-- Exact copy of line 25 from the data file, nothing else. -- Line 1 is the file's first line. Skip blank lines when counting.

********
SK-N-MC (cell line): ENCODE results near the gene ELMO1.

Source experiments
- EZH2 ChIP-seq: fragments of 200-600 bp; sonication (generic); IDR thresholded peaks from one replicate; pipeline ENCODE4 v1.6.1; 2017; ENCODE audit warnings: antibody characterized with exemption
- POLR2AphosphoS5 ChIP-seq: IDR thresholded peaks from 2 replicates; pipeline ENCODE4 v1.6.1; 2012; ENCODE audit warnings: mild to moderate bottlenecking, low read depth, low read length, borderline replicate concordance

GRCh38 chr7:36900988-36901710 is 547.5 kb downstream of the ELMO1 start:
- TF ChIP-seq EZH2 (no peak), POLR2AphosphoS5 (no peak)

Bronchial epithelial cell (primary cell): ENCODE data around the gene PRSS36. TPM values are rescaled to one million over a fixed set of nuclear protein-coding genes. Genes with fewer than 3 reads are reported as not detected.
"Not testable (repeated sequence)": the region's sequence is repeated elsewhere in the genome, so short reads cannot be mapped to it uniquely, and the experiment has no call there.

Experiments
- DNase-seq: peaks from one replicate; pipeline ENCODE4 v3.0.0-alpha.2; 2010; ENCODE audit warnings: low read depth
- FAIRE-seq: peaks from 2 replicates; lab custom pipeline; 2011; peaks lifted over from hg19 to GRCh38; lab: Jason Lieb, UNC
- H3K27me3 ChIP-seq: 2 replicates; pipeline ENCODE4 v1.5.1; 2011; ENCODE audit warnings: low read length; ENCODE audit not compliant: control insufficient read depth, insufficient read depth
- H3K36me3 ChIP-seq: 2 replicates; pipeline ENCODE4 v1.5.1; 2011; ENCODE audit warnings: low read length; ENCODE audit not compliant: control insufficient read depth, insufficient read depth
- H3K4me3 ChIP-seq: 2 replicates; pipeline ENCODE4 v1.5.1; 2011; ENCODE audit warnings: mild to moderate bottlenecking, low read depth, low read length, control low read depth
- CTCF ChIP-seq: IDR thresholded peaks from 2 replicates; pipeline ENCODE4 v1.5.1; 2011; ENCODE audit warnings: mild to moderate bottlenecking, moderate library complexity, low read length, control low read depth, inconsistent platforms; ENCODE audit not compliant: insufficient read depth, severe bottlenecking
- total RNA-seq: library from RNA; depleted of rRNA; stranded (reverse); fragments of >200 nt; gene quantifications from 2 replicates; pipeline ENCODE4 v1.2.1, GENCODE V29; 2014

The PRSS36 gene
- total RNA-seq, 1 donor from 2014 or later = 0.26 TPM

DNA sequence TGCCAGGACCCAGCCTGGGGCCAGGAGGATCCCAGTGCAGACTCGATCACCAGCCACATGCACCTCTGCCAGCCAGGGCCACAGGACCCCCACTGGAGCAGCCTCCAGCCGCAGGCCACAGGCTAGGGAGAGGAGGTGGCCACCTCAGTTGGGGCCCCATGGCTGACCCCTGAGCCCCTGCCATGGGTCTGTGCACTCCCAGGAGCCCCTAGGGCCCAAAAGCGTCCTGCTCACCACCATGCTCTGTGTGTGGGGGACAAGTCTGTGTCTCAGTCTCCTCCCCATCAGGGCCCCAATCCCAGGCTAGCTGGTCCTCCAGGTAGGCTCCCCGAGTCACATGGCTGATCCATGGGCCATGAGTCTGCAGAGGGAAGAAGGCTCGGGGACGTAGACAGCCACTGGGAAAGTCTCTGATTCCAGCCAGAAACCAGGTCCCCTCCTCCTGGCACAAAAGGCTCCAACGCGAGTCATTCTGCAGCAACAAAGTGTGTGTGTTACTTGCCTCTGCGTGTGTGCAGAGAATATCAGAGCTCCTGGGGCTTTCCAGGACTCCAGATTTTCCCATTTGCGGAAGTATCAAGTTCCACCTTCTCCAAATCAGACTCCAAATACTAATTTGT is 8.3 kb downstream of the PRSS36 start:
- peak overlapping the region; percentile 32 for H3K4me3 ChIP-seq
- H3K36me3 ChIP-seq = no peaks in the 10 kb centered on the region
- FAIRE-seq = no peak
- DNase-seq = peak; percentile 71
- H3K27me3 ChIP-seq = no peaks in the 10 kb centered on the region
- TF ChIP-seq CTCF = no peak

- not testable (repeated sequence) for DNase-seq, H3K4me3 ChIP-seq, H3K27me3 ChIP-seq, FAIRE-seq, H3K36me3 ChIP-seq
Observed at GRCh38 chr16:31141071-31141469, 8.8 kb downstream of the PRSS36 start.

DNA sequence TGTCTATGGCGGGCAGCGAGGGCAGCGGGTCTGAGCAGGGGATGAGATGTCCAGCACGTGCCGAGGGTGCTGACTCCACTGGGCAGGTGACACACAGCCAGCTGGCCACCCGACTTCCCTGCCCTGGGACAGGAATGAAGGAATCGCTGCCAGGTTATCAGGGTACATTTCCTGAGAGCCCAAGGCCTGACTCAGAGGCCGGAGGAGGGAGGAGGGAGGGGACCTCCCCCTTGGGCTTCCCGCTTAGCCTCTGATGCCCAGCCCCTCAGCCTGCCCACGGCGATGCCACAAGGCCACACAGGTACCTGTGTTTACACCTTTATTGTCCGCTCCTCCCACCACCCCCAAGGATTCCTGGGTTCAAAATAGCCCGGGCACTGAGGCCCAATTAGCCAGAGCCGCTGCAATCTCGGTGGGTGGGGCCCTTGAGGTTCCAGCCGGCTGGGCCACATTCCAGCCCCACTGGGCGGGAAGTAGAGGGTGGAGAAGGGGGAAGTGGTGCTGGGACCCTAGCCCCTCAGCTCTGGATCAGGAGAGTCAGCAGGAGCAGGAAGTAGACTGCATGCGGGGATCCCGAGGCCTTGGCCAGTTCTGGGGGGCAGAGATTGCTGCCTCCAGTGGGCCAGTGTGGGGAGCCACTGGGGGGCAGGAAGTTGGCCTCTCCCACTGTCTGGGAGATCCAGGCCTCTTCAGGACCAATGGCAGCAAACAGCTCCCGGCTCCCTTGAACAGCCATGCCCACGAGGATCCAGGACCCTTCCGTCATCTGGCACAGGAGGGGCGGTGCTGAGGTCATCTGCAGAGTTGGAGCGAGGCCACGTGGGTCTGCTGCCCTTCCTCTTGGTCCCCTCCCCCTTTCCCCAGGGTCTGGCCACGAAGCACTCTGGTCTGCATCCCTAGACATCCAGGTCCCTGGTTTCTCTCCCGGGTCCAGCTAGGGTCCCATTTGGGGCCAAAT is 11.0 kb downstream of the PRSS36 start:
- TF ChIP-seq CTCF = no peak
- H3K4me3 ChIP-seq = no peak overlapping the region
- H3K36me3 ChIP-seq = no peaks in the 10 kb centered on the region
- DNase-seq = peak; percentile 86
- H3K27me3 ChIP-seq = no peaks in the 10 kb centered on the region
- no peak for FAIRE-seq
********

- TF ChIP-seq CTCF = no peak